Jennifer Nettles (Mercury Nashville)
As lead singer in the contemporary country duo Sugarland, Jennifer Nettles and partner Kristian Bush kept growing increasingly experimental over four albums. For her first solo album, “That Girl,” Nettles takes a different tact, stripping her songs to their basics — both sonically and emotionally.
Nettles is blessed with a voice that features a wide range and a distinct, vinegary tone.
But it’s her ability to connect with a song’s emotional content that makes her stand out most. “That Girl” shows off that quality remarkably well, whether she’s singing an open-hearted ballad like “This Angel,” a playful yet meaningful bopper like “Moneyball,” or a complicated confessional like the title cut.
Producer Rick Rubin balances spare acoustic arrangements with inventive rhythms and orchestrations.
Even the most dramatic moments shine because of a deft, light touch, from the Latin rhythms of “Jealousy” to the way horns come in on “This One’s For You” to how drums and strings are introduced in “Me Without You.”
“That Girl” is a 1970s-style creative statement, recalling classic Carole King and Linda Ronstadt rather than any of her country or pop contemporaries. It’s a reminder of how powerful music can be when it comes from the heart — and tilts more toward talent than technology.
— MICHAEL McCALL,
The Autumn Defense (Yep Roc Records)
When not rocking out with Wilco, multi-instrumentalists John Stirratt and Patrick Sansone dish out smooth ’70s-sounding pop as the Autumn Defense. Their latest and fifth release, the appropriately titled “Fifth,” comes four years after their last effort.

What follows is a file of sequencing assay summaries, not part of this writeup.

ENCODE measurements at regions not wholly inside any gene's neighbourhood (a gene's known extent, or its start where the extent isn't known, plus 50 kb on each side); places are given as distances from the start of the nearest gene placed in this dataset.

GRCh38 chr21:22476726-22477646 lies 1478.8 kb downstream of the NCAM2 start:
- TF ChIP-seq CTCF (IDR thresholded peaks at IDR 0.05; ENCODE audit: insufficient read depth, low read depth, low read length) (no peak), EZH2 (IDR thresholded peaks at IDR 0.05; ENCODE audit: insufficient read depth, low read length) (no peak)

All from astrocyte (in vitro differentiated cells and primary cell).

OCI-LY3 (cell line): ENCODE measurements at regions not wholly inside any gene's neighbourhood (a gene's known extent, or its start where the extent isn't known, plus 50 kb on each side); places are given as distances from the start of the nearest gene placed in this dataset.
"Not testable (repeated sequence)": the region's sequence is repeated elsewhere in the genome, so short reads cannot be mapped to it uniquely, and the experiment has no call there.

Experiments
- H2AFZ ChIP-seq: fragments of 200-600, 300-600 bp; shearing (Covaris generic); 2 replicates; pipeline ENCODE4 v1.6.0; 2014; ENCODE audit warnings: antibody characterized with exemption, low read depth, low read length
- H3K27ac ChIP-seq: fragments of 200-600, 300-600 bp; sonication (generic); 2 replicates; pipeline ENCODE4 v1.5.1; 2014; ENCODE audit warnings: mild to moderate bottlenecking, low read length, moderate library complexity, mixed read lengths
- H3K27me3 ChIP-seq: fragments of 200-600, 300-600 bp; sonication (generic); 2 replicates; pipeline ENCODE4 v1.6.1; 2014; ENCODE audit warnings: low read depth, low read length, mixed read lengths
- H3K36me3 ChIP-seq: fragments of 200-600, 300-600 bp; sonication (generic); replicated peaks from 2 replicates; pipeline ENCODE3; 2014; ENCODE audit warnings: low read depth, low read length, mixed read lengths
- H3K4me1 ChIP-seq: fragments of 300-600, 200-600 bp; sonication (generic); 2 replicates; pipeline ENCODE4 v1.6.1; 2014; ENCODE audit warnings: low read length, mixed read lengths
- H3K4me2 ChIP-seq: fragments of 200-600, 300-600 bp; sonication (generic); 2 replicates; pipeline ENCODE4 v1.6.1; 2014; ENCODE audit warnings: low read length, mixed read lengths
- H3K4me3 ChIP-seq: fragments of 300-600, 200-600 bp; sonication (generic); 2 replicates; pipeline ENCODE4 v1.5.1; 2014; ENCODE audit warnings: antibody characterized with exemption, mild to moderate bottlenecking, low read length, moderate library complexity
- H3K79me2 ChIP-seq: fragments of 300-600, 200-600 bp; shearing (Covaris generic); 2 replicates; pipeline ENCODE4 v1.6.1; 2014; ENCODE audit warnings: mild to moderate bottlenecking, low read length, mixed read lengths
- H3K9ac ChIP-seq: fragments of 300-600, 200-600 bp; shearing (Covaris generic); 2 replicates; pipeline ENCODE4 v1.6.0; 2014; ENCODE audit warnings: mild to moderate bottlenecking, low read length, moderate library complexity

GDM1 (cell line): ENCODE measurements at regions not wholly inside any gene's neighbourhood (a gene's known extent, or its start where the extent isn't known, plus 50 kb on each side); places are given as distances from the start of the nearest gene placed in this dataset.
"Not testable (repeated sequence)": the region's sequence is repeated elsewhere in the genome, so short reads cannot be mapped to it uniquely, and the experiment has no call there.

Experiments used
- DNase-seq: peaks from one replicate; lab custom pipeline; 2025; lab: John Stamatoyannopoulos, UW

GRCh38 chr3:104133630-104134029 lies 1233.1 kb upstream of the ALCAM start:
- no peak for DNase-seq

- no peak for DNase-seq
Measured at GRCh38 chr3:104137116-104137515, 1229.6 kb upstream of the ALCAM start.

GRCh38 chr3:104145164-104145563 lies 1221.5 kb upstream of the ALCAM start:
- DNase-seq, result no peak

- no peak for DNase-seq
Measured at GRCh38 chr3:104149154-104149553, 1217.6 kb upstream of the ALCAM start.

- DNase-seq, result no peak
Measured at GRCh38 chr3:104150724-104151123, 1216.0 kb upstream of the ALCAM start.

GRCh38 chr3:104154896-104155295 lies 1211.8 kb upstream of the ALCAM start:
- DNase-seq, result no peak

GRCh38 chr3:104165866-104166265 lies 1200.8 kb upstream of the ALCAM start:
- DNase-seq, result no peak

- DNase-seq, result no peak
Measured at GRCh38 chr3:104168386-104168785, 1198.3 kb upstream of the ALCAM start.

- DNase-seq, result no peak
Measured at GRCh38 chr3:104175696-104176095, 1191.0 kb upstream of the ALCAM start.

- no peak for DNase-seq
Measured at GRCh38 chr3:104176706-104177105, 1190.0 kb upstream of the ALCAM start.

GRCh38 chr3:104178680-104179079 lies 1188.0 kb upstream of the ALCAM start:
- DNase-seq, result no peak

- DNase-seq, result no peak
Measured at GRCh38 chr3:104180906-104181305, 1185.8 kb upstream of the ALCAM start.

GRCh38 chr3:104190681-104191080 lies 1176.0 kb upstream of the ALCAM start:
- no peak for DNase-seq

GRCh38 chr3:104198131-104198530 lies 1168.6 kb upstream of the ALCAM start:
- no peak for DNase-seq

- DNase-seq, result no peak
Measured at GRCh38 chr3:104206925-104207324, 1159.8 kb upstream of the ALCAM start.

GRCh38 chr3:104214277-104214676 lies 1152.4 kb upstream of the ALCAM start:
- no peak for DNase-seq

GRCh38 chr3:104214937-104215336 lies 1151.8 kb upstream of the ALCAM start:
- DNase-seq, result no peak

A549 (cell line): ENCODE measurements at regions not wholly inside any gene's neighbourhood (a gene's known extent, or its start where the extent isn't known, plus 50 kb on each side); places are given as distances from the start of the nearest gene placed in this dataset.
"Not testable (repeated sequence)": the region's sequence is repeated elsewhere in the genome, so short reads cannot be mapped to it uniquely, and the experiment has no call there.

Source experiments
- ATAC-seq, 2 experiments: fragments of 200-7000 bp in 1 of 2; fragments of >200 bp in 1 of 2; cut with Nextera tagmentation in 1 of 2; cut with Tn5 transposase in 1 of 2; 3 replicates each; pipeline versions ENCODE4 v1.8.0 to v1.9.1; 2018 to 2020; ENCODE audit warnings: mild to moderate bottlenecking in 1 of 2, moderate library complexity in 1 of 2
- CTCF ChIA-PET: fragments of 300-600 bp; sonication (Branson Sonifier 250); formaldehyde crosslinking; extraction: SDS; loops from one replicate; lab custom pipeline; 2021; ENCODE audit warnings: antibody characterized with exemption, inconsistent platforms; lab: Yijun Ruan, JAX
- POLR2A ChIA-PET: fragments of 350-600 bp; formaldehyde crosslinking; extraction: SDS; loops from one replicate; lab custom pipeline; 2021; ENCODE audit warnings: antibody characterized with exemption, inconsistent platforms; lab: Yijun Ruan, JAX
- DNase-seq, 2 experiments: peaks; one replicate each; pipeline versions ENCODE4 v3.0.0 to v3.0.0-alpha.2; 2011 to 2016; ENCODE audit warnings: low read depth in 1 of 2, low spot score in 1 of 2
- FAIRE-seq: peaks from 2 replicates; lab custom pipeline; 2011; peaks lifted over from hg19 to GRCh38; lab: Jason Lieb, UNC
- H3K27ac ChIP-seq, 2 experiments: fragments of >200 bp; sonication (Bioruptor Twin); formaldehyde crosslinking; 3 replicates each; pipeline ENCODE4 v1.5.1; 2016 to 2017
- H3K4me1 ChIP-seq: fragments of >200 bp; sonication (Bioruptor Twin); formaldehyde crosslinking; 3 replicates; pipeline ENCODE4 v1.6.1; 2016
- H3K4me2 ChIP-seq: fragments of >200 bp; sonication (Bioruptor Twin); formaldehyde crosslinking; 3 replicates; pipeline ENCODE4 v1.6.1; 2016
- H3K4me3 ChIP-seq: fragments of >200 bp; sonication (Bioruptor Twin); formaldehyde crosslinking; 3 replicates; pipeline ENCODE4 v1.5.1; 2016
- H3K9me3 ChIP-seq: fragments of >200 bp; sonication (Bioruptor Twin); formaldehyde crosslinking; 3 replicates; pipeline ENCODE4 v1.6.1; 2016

The wait was worth it.
The Autumn Defense is all about melodic hooks and harmonies. Fans looking for some of the rougher musical edges that Wilco dives into will be disappointed. The approach is clearly on display with the opening track, “None of This Will Matter,” a song so easy on the ears it feels like a warm auditory hug.
Stirratt and Sansone find a groove and stick with it through all 12 tracks. That consistency can be either monotonous or entrancing, and sometimes both at the same time.
The songs’ lyrics touch on feelings of melancholy, longing, sadness, love, and depression. It’s a broad spectrum, all tied together under the rich musical tapestry created by Stirratt and Sansone.
Watch out, Wilco. The Autumn Defense is on the offensive, albeit in a very mellow way.
— SCOTT BAUER,
James Vincent McMorrow (Vagrant Records)
This much is clear: James Vincent McMorrow's in the right business. The Dublin singer-songwriter has an incredible falsetto voice to go with his writer's heart and bare-it-all passion that's both sentimental and sophisticated. Post Tropical — McMorrow's follow-up to his critically acclaimed 2011 debut, Early in the Morning — has a powerful, engaging aura to it and, at times, a drum machine's thumping beat offset by his vocal gyrations, as in a sleek song called "Red Dust."
But the album's message, as well as many of McMorrow's lyrics, aren't clear. Post Tropical is a risky departure for McMorrow, a project recorded on a pecan farm a half-mile from the U.S.-Mexico border between El Paso and Juarez. It has an intriguing mix of inspiration and despair.
It's a disc that is more electronica than folk and inspired by McMorrow's fascination with hip-hop and atmospheric rhythm & blues.
His opening number, "Cavalier," cries out with a painful refrain of "I remember my first love," followed by other songs of lost love and life's lessons. There's a beauty in McMorrow's voice and the album's texture, even if it's hard to put a finger on the theme and, as he confesses, to define it.
— TOM HENRY